What is the venue’s relationship to the hotel and to Quattro? Kastel is operated by the same operators of Quattro—KNR Restaurant Group—but is a distinct outlet with totally separate areas and design.
Tell me about the design of the venue? Rockwell Group designed the venue. It’s an intimate space with raw and rich finishes—sleek armchairs, scattered velvet ottomans, leather banquets. The environment is relaxed but chic.
Do you have any events lined for opening week? We have our grand opening on Tuesday and we have Rosario Dawson and Yellow Fever’s joint Birthday party hosted with Jamison Ernest on Thursday. Last night we had the after party for the Versace Versus Party, which was at Milk Studios.
Who is your clientele? Our clientele will be friends, hotel guests, neighbors and will serve as an after-dinner drink spot for Quattro.
Nightlife in NYC these days seems to be centered around hotels. How does being located in a hotel effect your approach, door policy? You have to be a little more flexible and try to accommodate the hotel guest as best you can.
Tell me what attracts you to this particular location? The beauty of the property is its location, the food at Quattro, the one-stop-shop factor—dinner and drinks all under one roof.
Many people wanted this property. What occurred between you and Mr.Trump to have you get it? Ownership picked our group because, with Quattro as an anchor, we have a very strong New york following, Miami following, as well as a European and strong celebrity-client base. We are restaurateurs that can also do nightlife, which is not typical. In the case of KNR, we do it all—manage the banquet and catering facilities at Trump Soho as well as the room service, pool bar and deck and, the soon to open 45th floor event space called SoHi.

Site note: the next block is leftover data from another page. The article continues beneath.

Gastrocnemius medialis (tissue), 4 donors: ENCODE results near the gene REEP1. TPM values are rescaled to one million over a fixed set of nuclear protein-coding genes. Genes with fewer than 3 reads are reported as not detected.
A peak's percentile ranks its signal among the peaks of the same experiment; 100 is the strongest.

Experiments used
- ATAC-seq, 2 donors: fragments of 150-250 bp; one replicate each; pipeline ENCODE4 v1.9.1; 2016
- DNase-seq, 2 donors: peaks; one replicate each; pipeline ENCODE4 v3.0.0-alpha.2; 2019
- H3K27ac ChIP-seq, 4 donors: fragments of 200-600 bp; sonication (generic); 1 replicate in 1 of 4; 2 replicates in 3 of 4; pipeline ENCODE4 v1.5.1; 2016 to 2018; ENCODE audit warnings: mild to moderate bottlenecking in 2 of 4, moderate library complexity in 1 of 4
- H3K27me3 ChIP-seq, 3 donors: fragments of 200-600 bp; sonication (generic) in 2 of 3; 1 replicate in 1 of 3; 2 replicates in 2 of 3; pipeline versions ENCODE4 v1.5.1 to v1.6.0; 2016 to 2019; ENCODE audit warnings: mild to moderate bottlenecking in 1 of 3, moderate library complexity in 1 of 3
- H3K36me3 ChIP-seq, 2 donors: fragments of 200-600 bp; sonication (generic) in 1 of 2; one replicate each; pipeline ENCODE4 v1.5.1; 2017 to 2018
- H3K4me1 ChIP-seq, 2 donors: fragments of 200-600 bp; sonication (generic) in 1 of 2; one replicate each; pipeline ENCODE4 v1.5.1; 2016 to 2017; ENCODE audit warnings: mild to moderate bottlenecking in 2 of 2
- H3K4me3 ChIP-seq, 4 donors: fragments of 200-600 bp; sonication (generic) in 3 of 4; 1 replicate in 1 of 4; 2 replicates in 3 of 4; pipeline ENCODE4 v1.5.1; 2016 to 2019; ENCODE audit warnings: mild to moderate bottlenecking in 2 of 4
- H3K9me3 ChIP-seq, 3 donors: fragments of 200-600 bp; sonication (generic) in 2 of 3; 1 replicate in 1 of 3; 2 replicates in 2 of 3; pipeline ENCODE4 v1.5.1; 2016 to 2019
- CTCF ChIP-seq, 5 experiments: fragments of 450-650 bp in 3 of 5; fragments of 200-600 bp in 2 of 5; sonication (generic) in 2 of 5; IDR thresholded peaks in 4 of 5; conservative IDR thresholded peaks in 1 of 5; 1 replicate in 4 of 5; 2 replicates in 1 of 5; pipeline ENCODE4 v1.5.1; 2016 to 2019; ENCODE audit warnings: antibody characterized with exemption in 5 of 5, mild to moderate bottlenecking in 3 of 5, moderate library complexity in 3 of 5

Tell me about the differences, similarities between opening a venue in Miami and New York? In Miami there is no such thing as a purple lounge in terms of nightlife. In Miami, people expect a venue to be full of energy and DJ-driven with dancing on the couches, because it’s a resort destination, people really let loose and go wild. Where as in NY, we are doing a true ultra lounge that is not DJ driven—although we have a DJ—and the music is played at a lower volume to allow mingling and socializing. Such an approach doesn’t work in Miami nightlife.
Are you interested in opening in other cities? We are going to do more in NYC that is restaurant and hotel related. Also more in Miami—for the time being we want to focus on those markets. We are only interested in going to cities that we enjoy visiting. It is very important to maintain a quality of life while we work. Los Angeles would be a logical expansion. London as well, as we have a very strong European following. We have plans in the works to open in Rio in time for the World Cup and the Olympics.
Where do you see the future of nightlife heading? Smaller, more intimate venues where like-minded people can hang together without having to deal with the stress and aggravation that some large venues cause with large crowds and rough door treatment. Smaller clubs with a more personal approach, whether in Miami or NY.